Roland Fantom XR


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What! No More XVs? This Had Better Be Something…

The Fantom XR was a rack mountable reincarnation of Roland’s Fantom X6, X7 and X8 keyboards, only lacking its bigger brothers built-in sequencers, which took the form of software on the host computer at the user’s discretion. A weighty wavetable of 1408 tones was generously accommodated by 128mb of ROM with the option of bolstering both the repertoire and real estate via six 64mb SRX expansion modules to mould a 512mb myriad of vociferous supremacy.

With such a colossal a tonal palette and a maximum “polyphony” of 128 voices, it is somewhat puzzling that the Fantom’s multi-timbrel powers extended to just 16 parts, not a major inhibition but decidedly meagre next to the Sc-8850’s staggering tally of 64 and a commonly diminished faculty on Roland’s newer sonic smorgasbords.

Perhaps the typical customer’s tendency toward perpetually evolving and versatile sequencing software, compounded with their increased demand for integral sampling and editing features caused the company to shift its focus. For it is true that what the Fantom forfeited in timberality, was alleviated by monumental sound sculpting skills.

For instance, a trio of independent multi-effects engines, configurable with 78 illuminating algorithms…sentences like this are now habitually invaded by the term “such as”, then followed by several examples regarding the preceding statistic, but instead, why not just glance at these screenshots?!

Each of the parts could be assigned to one of these audio modelling processors, or bypass those and detour via two further dedicated reverb and chorus effects, or be scenically routed through both the latter and former, absorb an infusion of effects from all three, before exiting the unit through one of two pairs of 1/4 inch balanced outputs in stereo, or one of the same four jacks in mono.

The Fantom even doubled up as a self-sufficient sampler with 16mb of dedicated recording memory by default, upgradable to 528mb by means of a single 512mb stick of generic PC133 168pin SDRAM. Recordings could be made directly by hooking up stereo or mono sources to a duo of 1/4 inch balanced inputs or digital SPDif connector.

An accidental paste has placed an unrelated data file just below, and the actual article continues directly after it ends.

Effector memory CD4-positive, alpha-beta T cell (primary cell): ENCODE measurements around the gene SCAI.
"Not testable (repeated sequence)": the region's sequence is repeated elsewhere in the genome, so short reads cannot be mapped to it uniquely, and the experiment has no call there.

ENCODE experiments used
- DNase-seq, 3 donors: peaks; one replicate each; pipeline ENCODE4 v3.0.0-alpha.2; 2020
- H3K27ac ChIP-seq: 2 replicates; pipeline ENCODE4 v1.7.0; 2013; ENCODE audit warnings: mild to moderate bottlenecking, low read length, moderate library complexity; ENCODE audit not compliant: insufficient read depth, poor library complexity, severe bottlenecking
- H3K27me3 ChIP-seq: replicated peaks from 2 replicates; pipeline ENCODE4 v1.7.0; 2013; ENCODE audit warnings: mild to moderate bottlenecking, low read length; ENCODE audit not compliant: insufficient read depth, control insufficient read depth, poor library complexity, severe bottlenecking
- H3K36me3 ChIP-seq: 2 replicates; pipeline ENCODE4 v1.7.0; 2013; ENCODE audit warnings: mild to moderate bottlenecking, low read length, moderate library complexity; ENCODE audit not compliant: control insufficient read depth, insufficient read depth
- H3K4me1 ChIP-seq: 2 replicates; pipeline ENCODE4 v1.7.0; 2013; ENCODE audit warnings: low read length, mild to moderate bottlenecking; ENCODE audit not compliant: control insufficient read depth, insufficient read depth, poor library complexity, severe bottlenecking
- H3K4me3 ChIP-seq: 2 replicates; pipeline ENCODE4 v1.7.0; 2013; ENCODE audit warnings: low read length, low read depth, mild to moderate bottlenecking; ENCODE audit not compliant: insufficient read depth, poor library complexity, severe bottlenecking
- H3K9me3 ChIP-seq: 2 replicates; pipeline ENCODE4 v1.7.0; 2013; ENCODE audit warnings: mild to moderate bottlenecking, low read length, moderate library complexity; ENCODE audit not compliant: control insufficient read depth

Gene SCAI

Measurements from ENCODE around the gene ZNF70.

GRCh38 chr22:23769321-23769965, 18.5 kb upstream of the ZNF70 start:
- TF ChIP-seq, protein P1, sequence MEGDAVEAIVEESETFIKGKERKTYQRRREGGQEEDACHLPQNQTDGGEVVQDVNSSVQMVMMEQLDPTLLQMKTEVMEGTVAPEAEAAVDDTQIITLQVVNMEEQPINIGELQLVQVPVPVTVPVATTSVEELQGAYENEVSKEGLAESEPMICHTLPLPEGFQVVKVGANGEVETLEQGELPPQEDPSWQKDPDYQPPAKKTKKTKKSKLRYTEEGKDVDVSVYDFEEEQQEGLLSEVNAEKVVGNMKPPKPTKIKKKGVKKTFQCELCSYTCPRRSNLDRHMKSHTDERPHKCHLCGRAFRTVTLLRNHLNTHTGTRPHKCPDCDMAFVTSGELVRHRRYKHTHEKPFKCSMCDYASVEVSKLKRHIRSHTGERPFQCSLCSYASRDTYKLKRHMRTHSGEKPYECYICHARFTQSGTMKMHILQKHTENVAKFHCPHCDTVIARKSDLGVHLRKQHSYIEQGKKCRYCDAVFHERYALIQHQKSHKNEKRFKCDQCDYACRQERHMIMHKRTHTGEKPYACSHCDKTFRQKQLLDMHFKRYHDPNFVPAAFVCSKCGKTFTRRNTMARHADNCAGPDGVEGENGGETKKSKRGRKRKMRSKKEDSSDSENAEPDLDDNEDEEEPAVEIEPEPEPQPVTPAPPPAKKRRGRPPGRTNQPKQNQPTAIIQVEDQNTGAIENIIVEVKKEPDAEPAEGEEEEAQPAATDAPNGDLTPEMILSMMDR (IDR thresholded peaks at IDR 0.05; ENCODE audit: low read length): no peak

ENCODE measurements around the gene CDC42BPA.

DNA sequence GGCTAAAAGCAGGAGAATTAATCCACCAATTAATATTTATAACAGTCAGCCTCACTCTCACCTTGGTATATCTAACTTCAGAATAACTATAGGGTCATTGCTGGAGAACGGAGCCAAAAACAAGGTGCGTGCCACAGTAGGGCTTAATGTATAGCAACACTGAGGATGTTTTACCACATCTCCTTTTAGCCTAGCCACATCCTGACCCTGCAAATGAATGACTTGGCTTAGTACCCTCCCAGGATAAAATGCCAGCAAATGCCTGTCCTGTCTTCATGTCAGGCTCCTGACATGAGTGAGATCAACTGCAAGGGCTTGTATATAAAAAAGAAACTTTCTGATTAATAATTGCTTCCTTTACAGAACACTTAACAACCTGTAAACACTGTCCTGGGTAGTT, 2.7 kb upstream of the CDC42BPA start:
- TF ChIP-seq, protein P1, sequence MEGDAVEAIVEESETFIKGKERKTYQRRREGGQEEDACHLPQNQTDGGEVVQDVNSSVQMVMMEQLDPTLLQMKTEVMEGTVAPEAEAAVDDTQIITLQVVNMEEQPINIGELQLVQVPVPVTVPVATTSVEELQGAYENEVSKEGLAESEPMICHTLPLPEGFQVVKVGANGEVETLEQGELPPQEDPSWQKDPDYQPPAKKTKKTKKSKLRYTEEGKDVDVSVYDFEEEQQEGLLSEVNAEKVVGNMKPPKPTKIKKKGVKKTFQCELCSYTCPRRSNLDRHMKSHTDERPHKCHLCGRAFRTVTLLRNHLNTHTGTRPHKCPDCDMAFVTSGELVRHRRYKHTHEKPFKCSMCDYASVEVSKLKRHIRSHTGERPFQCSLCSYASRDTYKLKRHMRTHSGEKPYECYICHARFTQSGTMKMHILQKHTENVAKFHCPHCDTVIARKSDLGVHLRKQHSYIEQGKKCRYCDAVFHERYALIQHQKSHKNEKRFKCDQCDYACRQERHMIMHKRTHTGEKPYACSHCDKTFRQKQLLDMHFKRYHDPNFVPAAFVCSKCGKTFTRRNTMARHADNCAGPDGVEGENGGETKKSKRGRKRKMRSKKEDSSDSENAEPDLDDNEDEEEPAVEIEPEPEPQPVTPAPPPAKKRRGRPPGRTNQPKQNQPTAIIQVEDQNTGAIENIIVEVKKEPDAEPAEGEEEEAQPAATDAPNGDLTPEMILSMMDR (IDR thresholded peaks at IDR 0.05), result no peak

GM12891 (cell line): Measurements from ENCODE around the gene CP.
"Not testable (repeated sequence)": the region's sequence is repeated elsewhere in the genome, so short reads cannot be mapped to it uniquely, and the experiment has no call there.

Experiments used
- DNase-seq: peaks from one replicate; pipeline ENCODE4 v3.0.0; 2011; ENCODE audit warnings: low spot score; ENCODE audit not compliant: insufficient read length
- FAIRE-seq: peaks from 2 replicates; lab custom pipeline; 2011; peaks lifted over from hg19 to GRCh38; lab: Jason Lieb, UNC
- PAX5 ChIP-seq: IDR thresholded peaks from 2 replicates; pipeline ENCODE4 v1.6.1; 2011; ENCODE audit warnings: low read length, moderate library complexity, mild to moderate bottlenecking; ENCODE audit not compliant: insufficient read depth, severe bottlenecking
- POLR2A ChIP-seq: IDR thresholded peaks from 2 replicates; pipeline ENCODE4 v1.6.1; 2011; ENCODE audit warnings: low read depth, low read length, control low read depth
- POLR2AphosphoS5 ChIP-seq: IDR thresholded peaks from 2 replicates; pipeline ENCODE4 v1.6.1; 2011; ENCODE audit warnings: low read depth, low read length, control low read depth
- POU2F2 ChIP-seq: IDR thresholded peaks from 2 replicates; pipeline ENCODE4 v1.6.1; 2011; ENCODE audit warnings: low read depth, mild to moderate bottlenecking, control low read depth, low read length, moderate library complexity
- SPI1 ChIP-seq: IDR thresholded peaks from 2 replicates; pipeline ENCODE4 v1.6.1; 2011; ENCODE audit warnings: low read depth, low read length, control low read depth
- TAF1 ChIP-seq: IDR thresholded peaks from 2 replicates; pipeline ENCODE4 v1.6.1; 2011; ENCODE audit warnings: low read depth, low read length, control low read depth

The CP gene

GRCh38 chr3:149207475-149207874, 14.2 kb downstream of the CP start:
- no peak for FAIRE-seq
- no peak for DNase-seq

Alternatively, initiating a special “storage” mode, allowed the XR to be detected as a USB hard drive. In a frankly convoluted process that, due to an acute attack of “manual phobia” took me an entire afternoon to decipher, Wav files were dragged and dropped into a temporary folder, then “imported” and “saved” as “user” samples, where they awaited attention from a comprehensive compendium of audio manipulation and mastering tools.

Time stretching, truncating, amplifying, emphasis and normalizing were all possible using detailed proprietary editing software, which also permitted any stored samples to be designated “notes” on a virtual keyboard and “played” as an original, user tailored patch.

The procedures were nigh on identical to those carried out when compiling “soundfonts”, another rewarding trend with 90’s roots that many might have attempted or perfected. Notwithstanding, in order to safely guarantee the sanity all novices and experts, I feel compelled to refer every reader to pages 148, 149 and 150 of the user manual. Finally, use of the enclosed applications to access the XR’s gamut of functions was infinity preferable to hunching over the galaxy’s littlest LCD and negotiating merciless miniature mazes of sub-menus.

Fantom fanatics with rack real-estate to squander should ensure their acquisition is running its latest OS (version 2.02) and if necessary, download the editor – formerly part of an optional expansion kit – from this page on Roland’s American website, where one can also harvest a zip swollen with specially ported patches that earned its predecessor, the XV-5080, resounding admiration.


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